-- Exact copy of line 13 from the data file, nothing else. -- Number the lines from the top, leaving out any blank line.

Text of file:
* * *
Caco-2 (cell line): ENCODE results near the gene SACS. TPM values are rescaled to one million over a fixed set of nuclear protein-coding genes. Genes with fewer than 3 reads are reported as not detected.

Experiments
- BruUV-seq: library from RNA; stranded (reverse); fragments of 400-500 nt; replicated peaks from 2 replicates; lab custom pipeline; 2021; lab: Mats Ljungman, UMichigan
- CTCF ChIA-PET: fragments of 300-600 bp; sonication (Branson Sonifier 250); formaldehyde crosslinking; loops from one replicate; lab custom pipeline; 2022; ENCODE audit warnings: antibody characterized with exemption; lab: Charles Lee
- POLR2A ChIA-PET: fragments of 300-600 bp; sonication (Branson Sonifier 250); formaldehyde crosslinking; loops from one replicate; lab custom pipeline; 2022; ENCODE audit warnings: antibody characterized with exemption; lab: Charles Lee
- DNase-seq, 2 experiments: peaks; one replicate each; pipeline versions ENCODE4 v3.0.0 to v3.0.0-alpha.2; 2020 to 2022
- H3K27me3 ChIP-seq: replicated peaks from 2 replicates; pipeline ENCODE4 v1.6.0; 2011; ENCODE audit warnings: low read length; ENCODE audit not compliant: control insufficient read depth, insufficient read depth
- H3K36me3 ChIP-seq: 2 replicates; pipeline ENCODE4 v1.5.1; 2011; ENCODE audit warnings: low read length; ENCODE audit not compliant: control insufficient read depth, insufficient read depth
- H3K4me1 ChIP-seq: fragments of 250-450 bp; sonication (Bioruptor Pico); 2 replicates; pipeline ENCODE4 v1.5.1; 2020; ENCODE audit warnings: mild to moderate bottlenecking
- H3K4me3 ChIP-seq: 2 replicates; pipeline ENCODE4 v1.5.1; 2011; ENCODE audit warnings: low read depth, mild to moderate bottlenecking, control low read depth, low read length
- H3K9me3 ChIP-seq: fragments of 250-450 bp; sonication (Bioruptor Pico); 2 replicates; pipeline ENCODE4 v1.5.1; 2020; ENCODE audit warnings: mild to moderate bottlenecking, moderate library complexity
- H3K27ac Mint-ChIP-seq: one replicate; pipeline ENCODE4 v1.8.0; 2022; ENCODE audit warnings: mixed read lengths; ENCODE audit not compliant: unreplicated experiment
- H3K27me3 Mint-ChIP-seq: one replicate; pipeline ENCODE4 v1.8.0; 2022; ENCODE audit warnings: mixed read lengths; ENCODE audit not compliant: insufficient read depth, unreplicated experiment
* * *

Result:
- H3K27me3 Mint-ChIP-seq: one replicate; pipeline ENCODE4 v1.8.0; 2022; ENCODE audit warnings: mixed read lengths; ENCODE audit not compliant: insufficient read depth, unreplicated experiment